Those workers’ holiday entitlements are calculated in hours rather than weeks. Their holiday will accrue on the last day of each pay period at the rate of 12.07% of the actual hours worked in that pay period.

Employers can choose two methods of holiday pay for those workers:

  • They can pay holiday pay when holiday is taken, calculated at the rate of a week’s pay for each week’s holiday,
  • They can choose to pay rolled-up holiday pay, which is an uplift of 12.07% to their pay for work done in each pay period.

Employment Relations (Flexible Working) Act 2023

Effective from 6 April 2024

  • Employees are now entitled to make a statutory flexible working request from day-one (they used to need 26 weeks’ service).
  • Employees can make two statutory flexible working requests within a 12-month rolling period (it used to be one).
  • Employers must consult with an employee before refusing their statutory flexible working request.

Carers Leave Act 2023

Effective from 6 April 2024

Employees are entitled to apply for up to one week’s unpaid leave in any rolling 12-month period. This is a day-one right for employees who:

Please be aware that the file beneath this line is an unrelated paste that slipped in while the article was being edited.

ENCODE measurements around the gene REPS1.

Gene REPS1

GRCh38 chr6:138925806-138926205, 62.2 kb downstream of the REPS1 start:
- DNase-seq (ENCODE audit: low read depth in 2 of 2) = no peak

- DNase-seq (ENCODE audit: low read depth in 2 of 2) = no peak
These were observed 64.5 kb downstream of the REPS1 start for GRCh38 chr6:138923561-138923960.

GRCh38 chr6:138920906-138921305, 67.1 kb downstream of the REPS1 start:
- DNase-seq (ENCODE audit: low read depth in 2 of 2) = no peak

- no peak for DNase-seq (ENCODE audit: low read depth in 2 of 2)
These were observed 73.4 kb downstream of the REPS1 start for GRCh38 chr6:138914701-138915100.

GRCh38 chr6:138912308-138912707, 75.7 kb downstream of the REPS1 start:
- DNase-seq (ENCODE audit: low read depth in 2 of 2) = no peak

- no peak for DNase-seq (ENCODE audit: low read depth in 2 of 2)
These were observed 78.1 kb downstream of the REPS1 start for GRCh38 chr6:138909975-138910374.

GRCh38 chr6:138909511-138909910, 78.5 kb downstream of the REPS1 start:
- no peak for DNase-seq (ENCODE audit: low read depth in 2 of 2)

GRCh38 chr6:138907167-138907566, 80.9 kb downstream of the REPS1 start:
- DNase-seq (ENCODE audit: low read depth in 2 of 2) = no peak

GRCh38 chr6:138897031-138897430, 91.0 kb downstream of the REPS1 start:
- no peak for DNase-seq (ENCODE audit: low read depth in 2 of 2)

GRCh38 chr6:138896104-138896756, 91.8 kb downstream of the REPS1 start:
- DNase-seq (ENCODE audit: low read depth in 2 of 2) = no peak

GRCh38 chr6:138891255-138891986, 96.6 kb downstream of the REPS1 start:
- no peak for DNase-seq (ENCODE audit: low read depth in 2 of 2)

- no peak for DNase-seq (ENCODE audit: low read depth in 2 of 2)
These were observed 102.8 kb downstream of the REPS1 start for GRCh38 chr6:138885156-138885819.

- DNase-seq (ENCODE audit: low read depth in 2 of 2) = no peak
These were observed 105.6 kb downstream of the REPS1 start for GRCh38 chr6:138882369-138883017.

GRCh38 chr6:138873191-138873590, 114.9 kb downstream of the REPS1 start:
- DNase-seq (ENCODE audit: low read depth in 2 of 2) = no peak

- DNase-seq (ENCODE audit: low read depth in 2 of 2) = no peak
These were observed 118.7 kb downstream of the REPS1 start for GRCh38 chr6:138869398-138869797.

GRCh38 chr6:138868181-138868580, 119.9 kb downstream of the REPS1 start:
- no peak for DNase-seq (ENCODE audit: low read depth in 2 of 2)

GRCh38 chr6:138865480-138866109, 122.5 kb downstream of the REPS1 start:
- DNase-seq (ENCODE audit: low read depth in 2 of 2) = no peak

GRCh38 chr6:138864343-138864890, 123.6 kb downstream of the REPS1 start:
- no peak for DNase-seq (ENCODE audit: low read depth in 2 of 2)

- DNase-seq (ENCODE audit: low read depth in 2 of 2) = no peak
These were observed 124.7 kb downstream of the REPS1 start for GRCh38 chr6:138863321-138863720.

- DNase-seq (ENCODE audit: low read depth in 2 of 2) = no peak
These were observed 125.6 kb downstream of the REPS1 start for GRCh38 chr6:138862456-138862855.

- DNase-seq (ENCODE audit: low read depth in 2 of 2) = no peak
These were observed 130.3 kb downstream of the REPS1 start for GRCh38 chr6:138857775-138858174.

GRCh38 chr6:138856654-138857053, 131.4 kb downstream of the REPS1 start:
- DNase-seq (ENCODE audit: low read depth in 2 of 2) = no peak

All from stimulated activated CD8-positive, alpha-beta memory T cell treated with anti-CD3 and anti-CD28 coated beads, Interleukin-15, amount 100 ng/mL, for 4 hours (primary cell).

• have a dependant with a long-term care need, and
  • are taking leave to provide or arrange care for that dependant.

Employees must give written notice of their intention to take carer’s leave.

Employers are entitled to postpone the request if it would disrupt the business, but they must give notice of the postponement and explain the reason. The employer must ensure that the postponed leave occurs no more than a month later than was originally planned.

Maternity Leave, Adoption Leave and Shared Parental Leave (Amendment) Regulations 2024

Effective from 6 April 2024

These regulations extend the existing redundancy protection (i.e., the right to be offered first refusal of any suitable alternative vacancies) to:

  • New parents who have recently returned from a period of maternity or adoption leave, and
  • New parents who have recently returned from a period of shared parental leave which lasted six weeks or more.